November 4, 2013

What Soccer Taught Me about Business. ~ Sheldon Scipio

In Soccer as in business you need a Team.

In my almost 20 years involved with soccer as a Coach/Trainer/Physical Therapist, I have been able to take my lessons learnt there into the business world and use them to help me form and manage my organizations.

1. It is about Team.

In football as in business, a team is needed. We get as far as the team we assemble, and we cannot win the title and defend it alone. In soccer, the team is built of specialists that play various roles, within the system. The more efficient they are at their roles, the more efficiently the team becomes. Each member must understand their role, that their role is important, and try to master their craft. When all roles and functions come together with the right formula, success is what follows.

As leader, you must also be effective in your role, and lead by example while either as coach or player, help others achieve their goals, leading to team goals being achieved, thereby achieving your own goals.

2. The philosophy must be shared clearly.

Good soccer teams have a philosophy of how they want to play, of what would work for them on and off the field. This is reflective of the culture of an organization. In business the culture of the organization, the philosophy must be shared, and all must believe or buy in to it. If the whole organization has bought into the way of doing things, you need to set fewer rules. The organization flows, because all can see the big picture, how they fit, understand why they do what they do, and why it is being done in a certain way. If your staff believes in the philosophy, they need less outside motivation, and new employees need less induction time, since the older employees will sell the company and its philosophy for you, making the company’s legacy alive in their minds of all.

3. Get to know your employees.

Getting to know your players personally is key, each personality is different, and the pool makes the team unique, creative and flexible. Each person brings something special to the table, and getting to know them allows you to place them where they function best. It also allows you to see how they feel on certain days, so you can manage their motivation and emotions. This allows you to gain their trust and get more insight into what affects your team on a day to day basis, into how to reward them, what drives them, what are their intrinsic goals. Allowing you to be a more efficient leader.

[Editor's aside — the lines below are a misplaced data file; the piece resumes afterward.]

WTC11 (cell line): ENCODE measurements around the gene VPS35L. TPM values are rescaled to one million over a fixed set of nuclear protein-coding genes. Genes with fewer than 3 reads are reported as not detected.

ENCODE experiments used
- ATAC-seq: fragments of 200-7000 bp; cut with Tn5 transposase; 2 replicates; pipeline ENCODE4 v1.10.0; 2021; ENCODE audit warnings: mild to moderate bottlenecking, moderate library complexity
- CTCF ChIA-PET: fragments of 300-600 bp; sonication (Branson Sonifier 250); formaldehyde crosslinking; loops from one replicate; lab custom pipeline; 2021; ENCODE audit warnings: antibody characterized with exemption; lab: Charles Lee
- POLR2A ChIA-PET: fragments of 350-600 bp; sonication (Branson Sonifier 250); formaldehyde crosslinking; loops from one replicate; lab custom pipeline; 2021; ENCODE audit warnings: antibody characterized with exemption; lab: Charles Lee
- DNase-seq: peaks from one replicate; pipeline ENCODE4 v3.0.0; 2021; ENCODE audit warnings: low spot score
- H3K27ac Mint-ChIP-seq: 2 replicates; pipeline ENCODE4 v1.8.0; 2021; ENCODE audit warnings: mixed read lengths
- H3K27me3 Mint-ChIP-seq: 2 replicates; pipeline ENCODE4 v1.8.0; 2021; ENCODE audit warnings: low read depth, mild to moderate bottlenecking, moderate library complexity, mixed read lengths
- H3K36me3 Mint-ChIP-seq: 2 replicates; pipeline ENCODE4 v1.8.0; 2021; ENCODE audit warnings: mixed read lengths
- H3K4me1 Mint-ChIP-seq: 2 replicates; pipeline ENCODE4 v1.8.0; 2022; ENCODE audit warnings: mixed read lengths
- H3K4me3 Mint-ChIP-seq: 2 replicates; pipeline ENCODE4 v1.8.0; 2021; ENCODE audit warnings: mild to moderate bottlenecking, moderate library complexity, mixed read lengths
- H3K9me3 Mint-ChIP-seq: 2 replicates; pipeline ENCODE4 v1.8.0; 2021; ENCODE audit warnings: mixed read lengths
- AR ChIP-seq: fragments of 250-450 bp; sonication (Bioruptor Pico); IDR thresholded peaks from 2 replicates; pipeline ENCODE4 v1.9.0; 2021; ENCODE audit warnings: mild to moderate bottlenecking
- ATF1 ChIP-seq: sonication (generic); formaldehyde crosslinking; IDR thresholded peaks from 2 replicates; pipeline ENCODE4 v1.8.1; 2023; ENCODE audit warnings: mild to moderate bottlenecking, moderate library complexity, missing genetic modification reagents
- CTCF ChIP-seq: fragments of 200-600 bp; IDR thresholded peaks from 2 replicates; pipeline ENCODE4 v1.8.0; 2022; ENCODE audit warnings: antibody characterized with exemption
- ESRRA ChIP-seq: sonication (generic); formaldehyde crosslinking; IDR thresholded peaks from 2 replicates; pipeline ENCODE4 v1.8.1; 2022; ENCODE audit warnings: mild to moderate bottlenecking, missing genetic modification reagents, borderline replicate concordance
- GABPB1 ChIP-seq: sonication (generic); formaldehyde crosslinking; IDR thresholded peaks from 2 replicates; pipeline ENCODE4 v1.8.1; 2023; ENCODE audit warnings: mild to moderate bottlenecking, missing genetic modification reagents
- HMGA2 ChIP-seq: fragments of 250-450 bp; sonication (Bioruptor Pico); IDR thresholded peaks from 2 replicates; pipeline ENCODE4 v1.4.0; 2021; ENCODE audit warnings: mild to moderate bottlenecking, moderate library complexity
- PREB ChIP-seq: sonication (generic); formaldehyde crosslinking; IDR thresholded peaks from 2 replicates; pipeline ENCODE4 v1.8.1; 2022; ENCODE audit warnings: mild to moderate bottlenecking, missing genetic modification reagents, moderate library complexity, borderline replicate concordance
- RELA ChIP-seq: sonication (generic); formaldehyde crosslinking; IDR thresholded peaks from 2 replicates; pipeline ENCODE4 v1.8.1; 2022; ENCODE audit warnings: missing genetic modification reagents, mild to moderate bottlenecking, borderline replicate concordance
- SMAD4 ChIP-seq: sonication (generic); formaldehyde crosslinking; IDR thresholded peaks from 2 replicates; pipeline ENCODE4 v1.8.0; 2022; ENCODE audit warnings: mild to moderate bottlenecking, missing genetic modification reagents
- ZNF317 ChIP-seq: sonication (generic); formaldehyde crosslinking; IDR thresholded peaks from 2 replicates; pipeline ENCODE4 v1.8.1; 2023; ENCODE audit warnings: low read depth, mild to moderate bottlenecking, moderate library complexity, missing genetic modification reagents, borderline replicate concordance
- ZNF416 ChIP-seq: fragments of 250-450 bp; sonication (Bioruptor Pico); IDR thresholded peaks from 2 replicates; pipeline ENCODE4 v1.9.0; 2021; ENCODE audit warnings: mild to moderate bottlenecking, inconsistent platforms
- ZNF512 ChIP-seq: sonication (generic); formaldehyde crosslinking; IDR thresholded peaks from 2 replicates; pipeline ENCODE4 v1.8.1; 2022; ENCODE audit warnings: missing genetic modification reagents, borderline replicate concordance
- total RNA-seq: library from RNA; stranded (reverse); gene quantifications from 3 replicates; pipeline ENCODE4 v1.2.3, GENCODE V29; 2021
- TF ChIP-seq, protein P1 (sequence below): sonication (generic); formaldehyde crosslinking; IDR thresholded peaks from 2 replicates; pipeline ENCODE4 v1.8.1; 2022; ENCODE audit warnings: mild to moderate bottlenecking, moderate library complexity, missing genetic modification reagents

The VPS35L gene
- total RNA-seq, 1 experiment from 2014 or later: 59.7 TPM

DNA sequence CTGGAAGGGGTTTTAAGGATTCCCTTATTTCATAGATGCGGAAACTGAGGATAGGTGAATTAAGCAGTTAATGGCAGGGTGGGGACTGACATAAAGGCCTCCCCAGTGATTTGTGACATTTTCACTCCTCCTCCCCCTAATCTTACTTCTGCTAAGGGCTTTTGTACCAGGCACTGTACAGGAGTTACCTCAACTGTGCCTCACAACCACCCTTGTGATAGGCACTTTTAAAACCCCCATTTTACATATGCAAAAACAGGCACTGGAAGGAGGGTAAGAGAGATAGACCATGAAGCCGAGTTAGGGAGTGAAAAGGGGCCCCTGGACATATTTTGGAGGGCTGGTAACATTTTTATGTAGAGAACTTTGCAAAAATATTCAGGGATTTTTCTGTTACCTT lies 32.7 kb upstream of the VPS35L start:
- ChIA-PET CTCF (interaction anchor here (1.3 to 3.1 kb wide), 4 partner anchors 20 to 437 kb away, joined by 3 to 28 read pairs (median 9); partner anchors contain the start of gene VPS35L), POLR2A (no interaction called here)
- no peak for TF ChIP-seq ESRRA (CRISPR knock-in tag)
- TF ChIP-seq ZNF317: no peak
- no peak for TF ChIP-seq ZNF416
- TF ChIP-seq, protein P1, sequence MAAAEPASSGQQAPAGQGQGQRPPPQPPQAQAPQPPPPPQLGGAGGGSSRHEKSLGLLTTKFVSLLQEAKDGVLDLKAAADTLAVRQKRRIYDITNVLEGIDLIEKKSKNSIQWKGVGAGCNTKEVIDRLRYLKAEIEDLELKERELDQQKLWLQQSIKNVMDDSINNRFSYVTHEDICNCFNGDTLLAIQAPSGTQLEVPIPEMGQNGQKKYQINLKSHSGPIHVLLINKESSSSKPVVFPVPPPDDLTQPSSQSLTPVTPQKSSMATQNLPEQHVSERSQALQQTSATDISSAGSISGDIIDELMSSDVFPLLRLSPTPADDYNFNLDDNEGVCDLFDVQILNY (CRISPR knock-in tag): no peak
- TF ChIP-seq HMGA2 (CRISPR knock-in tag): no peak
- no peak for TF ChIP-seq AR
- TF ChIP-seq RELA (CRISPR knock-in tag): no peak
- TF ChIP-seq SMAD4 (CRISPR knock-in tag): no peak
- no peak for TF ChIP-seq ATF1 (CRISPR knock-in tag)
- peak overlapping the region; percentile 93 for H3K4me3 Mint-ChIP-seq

4. To produce a high quality product you need high quality raw material and workmanship.

Being realistic to excel in business it is necessary to have a quality product. Same as a sport team. This brings the question what comprises a quality product? In a soccer team you need quality coaches, Players and support staff. Minus any of these and you will have problems somewhere along the line, in business you need quality products, workmanship and management.

The team is as strong as its weakest link. As good as the players are, the coach has to great with his training methods and tactics, and he depends on excellent management to make good decisions on spending on players, bonuses, contracts etc. It is important to note that quality is not cheap. In business the same is applied, we needed to find a manufacturer that was willing to push the envelope on design every day, and improve the product continuously and employees that try to better themselves daily.

5. It is a process.

It will not mature and bring success overnight. A soccer team needs time to buy in to the coach’s plan and organization’s culture. The playing system and structure needs to be practiced daily, Individual, unit and team strategies and techniques need to be worked on daily to become more efficient. There need to be bonding between all members and units. When this starts to work, then contingencies need to be added (corner kicks, defending free-kicks, etc).

This takes time; the great teams such as Barcelona Football Club try to circumvent this by using their Academy to build players who will grow up believing in the organization’s philosophy, etc. These players still take time to mature and blend in.

Your organization will also take time to get it right, and become efficient, then become excellent at what you do.

Everyone needs to have the patience and see the process through; metrics help you keep track of your progress in both fields.

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Assistant Ed: Judith Andersson / Ed: Bryonie Wise

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